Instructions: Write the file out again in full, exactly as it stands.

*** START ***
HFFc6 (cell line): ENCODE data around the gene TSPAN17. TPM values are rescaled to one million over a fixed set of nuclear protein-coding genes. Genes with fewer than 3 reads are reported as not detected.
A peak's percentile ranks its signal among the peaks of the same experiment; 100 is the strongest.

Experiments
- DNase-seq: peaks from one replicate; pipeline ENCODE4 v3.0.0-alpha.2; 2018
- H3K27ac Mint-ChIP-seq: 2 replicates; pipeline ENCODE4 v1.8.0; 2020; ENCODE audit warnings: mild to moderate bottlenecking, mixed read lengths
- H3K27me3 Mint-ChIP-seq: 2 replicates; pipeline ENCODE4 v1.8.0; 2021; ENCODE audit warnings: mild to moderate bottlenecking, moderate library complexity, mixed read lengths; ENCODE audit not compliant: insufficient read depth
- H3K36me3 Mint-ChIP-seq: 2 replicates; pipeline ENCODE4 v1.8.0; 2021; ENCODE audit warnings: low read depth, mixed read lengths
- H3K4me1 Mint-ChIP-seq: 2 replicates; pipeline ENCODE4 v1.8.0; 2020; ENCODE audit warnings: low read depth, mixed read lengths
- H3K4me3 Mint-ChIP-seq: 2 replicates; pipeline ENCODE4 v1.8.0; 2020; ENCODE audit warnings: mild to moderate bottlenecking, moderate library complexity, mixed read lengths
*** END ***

HFFc6 (cell line): ENCODE data around the gene TSPAN17. TPM values are rescaled to one million over a fixed set of nuclear protein-coding genes. Genes with fewer than 3 reads are reported as not detected.
A peak's percentile ranks its signal among the peaks of the same experiment; 100 is the strongest.

Experiments
- DNase-seq: peaks from one replicate; pipeline ENCODE4 v3.0.0-alpha.2; 2018
- H3K27ac Mint-ChIP-seq: 2 replicates; pipeline ENCODE4 v1.8.0; 2020; ENCODE audit warnings: mild to moderate bottlenecking, mixed read lengths
- H3K27me3 Mint-ChIP-seq: 2 replicates; pipeline ENCODE4 v1.8.0; 2021; ENCODE audit warnings: mild to moderate bottlenecking, moderate library complexity, mixed read lengths; ENCODE audit not compliant: insufficient read depth
- H3K36me3 Mint-ChIP-seq: 2 replicates; pipeline ENCODE4 v1.8.0; 2021; ENCODE audit warnings: low read depth, mixed read lengths
- H3K4me1 Mint-ChIP-seq: 2 replicates; pipeline ENCODE4 v1.8.0; 2020; ENCODE audit warnings: low read depth, mixed read lengths
- H3K4me3 Mint-ChIP-seq: 2 replicates; pipeline ENCODE4 v1.8.0; 2020; ENCODE audit warnings: mild to moderate bottlenecking, moderate library complexity, mixed read lengths